Although we can discuss at length a list of skills and attributes that successful traders have, there is one overriding influence on your trading success, and that is your attitude. I believe that your attitude will determine whether or not your trading is profitable. Your attitude is more important than any of the other character attributes required for successful trading; it is more important than your market knowledge and your degree of skill. 

I have heard words to the effect of, “It isn’t what happens to you that is important—it is how you react to it.” I believe it is applicable to trading. It is not what the market does to you but how you react to it that matters. For example, it is not important when you are faced with yet another losing trade; what is important is how you react to that situation. 

Do you get upset and allow your emotions to cloud your judgement, or do you react calmly, accepting that loss is a part of trading, and move on from the experience? These words are true when applied to anything in life, yet I don’t think many people understand how powerful that statement really is.



Confidence would have to be one of the most important character attributes of successful traders. Confidence does not mean overconfidence or arrogance, but just the belief that someone has in themselves. Though I suggest that confidence is essential in a trader, it is competence that yields confidence. 

Think for a moment about something that you are very proficient at. It could be anything. Then think about how confident you are doing it. Next, think about something that you are not very good at, and think about how confident you are doing that. Without fail, you are confident in doing what you are good at and lack confidence in doing something that you are not good at.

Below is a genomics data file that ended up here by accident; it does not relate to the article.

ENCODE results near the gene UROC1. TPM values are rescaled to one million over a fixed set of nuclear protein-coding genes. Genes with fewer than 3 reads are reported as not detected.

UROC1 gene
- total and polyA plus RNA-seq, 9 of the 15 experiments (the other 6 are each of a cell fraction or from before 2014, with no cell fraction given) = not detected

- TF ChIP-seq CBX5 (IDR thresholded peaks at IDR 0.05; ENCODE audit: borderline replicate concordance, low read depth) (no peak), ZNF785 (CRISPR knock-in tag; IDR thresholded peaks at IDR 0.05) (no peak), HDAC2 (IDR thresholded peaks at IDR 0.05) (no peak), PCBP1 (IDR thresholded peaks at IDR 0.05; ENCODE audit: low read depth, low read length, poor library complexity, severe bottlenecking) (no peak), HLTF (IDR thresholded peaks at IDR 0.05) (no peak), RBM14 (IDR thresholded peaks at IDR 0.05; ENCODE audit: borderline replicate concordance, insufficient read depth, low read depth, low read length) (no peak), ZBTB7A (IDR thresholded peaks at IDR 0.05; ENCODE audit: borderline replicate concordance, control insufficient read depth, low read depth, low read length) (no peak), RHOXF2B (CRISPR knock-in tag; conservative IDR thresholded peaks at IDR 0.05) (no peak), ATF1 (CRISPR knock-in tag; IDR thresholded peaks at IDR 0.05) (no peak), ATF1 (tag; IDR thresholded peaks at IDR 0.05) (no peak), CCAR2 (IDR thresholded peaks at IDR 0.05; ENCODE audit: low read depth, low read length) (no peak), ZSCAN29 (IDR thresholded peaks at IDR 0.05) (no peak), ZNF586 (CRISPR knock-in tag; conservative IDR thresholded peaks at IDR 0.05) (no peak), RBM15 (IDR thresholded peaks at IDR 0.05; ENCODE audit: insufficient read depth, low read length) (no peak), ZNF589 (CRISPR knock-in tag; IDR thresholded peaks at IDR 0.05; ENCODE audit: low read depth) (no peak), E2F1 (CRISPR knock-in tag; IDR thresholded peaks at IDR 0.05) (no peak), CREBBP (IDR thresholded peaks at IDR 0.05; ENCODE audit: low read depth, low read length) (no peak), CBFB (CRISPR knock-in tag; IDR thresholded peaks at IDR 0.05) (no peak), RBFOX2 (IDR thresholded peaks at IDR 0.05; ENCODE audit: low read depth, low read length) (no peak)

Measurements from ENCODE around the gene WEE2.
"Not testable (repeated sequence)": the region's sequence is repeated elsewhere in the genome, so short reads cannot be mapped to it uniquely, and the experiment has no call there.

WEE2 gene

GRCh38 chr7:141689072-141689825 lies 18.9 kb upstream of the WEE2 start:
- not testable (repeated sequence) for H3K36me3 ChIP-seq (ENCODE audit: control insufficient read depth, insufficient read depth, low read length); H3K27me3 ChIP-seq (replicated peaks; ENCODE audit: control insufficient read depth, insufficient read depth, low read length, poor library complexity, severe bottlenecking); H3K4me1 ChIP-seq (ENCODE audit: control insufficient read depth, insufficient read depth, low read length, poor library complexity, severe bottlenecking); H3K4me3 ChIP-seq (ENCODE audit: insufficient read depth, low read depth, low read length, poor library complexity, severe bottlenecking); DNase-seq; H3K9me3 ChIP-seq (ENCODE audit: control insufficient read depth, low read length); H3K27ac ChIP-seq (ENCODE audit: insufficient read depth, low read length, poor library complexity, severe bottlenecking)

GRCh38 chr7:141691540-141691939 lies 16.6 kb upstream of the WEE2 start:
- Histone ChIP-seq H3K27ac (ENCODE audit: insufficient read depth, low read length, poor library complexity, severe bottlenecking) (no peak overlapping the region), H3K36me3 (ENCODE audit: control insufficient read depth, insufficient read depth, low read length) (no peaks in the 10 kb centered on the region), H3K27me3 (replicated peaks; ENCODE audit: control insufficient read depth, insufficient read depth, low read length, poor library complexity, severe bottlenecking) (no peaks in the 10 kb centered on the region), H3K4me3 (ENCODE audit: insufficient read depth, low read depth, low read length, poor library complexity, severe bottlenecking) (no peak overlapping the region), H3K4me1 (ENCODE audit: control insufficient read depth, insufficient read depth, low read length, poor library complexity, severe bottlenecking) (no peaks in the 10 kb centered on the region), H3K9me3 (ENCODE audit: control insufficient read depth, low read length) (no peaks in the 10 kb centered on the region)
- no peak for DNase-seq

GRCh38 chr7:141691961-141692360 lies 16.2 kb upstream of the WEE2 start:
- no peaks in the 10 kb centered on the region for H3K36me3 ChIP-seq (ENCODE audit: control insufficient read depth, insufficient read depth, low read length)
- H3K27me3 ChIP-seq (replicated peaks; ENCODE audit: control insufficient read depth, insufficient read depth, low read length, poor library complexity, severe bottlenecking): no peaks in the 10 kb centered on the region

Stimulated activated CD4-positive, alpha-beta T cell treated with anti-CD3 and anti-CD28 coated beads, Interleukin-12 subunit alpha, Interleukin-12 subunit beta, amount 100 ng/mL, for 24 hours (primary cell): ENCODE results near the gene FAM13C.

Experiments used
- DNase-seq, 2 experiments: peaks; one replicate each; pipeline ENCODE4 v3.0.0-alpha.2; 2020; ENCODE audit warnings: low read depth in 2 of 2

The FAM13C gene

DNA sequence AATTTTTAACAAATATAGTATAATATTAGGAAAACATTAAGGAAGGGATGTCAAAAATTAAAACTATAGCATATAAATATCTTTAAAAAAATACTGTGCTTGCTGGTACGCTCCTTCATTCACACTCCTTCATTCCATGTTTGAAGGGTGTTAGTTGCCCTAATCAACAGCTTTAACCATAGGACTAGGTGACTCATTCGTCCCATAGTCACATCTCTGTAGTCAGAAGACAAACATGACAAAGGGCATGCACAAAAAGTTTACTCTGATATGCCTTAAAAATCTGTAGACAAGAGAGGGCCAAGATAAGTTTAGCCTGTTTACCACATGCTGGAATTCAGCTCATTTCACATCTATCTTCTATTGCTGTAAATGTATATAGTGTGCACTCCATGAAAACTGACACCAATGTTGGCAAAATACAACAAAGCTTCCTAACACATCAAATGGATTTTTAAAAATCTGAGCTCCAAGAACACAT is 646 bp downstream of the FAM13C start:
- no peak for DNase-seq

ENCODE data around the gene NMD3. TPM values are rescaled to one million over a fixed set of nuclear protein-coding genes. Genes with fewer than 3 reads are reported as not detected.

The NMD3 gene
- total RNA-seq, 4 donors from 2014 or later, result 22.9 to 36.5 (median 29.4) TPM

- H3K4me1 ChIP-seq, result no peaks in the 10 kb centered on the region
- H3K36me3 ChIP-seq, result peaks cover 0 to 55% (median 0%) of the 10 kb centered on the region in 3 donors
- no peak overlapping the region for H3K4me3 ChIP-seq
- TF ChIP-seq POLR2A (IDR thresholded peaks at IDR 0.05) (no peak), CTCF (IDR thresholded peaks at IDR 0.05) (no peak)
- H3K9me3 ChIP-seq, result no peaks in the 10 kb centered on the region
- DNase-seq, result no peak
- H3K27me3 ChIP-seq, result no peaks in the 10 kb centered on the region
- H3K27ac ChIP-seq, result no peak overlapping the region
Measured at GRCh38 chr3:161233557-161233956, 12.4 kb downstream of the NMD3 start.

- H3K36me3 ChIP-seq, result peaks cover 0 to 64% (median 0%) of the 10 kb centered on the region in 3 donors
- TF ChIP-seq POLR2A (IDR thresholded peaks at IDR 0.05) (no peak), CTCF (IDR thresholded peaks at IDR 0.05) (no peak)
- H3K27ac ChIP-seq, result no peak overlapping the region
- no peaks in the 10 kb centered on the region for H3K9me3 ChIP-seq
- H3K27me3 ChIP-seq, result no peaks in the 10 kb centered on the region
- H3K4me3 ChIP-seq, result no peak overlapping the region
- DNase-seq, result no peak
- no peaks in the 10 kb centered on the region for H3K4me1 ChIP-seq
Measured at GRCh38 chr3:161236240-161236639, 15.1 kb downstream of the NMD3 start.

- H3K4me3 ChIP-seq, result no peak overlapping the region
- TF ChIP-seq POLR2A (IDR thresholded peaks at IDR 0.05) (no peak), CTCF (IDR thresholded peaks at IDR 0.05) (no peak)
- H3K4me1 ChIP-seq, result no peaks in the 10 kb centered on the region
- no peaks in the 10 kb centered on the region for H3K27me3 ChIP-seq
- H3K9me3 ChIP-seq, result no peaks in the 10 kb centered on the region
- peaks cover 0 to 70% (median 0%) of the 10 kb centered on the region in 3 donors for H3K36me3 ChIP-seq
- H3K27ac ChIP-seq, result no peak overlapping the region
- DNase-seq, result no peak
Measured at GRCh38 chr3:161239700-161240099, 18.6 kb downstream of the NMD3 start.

Why is confidence so important? If you do not have confidence in yourself, then you are not going to have confidence in the trading plan that you develop, and consequently, you are not going to follow this trading plan. Generally speaking, the No. 1 reason why traders fail is because they have no trading plan. Those who do fail because they don’t follow it. Even if you go to the trouble of developing a robust plan, if you lack confidence in yourself, you are not likely to follow it, anyway, and therefore, you are probably going to lose money.

Another consequence of a lack of confidence is the problem some traders face in what is colloquially known as “pulling the trigger”—being hesitant about entering a trade in the first instance. Many people who have a problem with pulling the trigger are afraid of what might happen when they enter a trade. In the back of their mind, they are thinking about the possibility that they may actually lose money in the trade.